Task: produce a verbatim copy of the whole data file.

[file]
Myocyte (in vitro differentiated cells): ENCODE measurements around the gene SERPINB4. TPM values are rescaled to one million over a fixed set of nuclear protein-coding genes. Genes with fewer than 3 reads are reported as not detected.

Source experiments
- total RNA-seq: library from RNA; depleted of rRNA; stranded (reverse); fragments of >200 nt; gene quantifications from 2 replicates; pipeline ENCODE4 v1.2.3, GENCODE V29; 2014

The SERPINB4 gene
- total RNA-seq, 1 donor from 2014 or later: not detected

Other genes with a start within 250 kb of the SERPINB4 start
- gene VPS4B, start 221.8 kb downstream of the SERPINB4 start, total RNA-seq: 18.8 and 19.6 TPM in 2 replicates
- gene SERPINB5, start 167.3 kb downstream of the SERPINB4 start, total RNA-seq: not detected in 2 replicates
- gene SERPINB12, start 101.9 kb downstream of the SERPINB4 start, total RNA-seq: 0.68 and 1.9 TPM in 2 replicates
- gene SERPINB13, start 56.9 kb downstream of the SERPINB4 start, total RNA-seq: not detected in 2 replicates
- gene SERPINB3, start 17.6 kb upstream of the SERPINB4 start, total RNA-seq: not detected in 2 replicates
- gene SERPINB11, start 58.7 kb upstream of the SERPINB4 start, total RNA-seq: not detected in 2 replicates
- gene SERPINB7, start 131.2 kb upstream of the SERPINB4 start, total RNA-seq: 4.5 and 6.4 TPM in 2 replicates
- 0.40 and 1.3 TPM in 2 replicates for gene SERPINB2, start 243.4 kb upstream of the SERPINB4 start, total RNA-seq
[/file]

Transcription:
Myocyte (in vitro differentiated cells): ENCODE measurements around the gene SERPINB4. TPM values are rescaled to one million over a fixed set of nuclear protein-coding genes. Genes with fewer than 3 reads are reported as not detected.

Source experiments
- total RNA-seq: library from RNA; depleted of rRNA; stranded (reverse); fragments of >200 nt; gene quantifications from 2 replicates; pipeline ENCODE4 v1.2.3, GENCODE V29; 2014

The SERPINB4 gene
- total RNA-seq, 1 donor from 2014 or later: not detected

Other genes with a start within 250 kb of the SERPINB4 start
- gene VPS4B, start 221.8 kb downstream of the SERPINB4 start, total RNA-seq: 18.8 and 19.6 TPM in 2 replicates
- gene SERPINB5, start 167.3 kb downstream of the SERPINB4 start, total RNA-seq: not detected in 2 replicates
- gene SERPINB12, start 101.9 kb downstream of the SERPINB4 start, total RNA-seq: 0.68 and 1.9 TPM in 2 replicates
- gene SERPINB13, start 56.9 kb downstream of the SERPINB4 start, total RNA-seq: not detected in 2 replicates
- gene SERPINB3, start 17.6 kb upstream of the SERPINB4 start, total RNA-seq: not detected in 2 replicates
- gene SERPINB11, start 58.7 kb upstream of the SERPINB4 start, total RNA-seq: not detected in 2 replicates
- gene SERPINB7, start 131.2 kb upstream of the SERPINB4 start, total RNA-seq: 4.5 and 6.4 TPM in 2 replicates
- 0.40 and 1.3 TPM in 2 replicates for gene SERPINB2, start 243.4 kb upstream of the SERPINB4 start, total RNA-seq